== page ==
It is anticipated that in future generations of massively parallel computer systems a significant portion of processors may suffer from hardware or software faults rendering large-scale computations useless. In this work we address this problem from the algorithmic side, proposing resilient algorithms that can recover from such faults irrespective of their fault origin. In particular, we set the foundations of a new class of algorithms that will combine numerical approximations with machine learning methods. To this end, we consider three types of fault scenarios: (1) a gappy region but with no previous gaps and no contamination of surrounding simulation data, (2) a space-time gappy region but with full spatiotemporal information and no contamination, and (3) previous gaps with contamination of surrounding data. To recover from such faults we employ different reconstruction and simulation methods, namely the projective integration, the co-Kriging interpolation, and the resimulation method. In order to compare the effectiveness of these methods for the different processor faults and to quantify the error propagation in each case, we perform simulations of two benchmark flows, flow in a cavity and flow past a circular cylinder. In general, the projective integration seems to be the most effective method when the time gaps are small, and the resimulation method is the best when the time gaps are big while the co-Kriging method is independent of time gaps. Furthermore, the projective integration method and the co-Kriging method are found to be good estimation methods for the initial and boundary conditions of the resimulation method in scenario (3).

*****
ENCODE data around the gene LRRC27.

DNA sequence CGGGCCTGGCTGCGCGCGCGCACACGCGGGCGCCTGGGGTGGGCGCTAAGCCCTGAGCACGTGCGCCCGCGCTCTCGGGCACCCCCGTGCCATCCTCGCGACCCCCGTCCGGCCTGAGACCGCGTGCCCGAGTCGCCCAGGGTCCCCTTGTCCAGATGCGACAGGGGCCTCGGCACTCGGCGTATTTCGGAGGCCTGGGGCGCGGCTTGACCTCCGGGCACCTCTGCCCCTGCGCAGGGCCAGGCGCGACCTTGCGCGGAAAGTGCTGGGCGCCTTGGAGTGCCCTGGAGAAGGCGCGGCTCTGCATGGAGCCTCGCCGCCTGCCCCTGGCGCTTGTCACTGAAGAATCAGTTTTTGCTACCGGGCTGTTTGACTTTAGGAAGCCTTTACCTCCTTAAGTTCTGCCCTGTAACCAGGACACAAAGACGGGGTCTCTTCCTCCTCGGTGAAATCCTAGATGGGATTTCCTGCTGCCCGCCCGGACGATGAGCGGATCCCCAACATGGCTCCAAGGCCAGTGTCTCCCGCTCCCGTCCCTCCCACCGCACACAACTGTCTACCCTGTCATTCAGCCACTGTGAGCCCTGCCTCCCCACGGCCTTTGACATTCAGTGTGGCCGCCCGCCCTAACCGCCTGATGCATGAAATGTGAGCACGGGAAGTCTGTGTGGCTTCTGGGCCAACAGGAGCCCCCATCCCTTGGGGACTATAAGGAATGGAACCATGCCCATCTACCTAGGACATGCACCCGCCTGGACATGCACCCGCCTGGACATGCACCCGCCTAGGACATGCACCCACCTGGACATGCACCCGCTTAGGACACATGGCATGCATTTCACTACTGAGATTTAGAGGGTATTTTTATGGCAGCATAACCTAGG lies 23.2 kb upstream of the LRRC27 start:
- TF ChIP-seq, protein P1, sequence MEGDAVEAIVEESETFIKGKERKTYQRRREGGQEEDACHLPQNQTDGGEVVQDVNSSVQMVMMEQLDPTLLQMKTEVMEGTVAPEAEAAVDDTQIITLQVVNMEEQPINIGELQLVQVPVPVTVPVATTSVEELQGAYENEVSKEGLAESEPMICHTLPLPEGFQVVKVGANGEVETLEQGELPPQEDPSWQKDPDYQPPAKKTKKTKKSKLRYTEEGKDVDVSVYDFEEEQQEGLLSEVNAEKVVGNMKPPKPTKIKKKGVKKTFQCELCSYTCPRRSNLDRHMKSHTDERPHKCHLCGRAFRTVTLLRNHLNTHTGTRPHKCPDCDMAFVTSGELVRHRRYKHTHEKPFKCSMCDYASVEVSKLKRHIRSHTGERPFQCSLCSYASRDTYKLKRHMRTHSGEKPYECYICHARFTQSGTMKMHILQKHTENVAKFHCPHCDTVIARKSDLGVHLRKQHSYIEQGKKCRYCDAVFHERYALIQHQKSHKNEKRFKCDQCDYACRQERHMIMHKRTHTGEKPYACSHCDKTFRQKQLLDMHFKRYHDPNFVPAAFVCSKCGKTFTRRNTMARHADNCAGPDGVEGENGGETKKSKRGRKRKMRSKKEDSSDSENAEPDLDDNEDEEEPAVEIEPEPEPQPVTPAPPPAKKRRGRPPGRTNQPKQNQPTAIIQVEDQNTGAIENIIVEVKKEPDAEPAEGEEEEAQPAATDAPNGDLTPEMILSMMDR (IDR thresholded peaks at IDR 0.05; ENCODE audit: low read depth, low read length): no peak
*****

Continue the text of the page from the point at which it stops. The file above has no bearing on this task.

Times Cited: 0Si1873-7005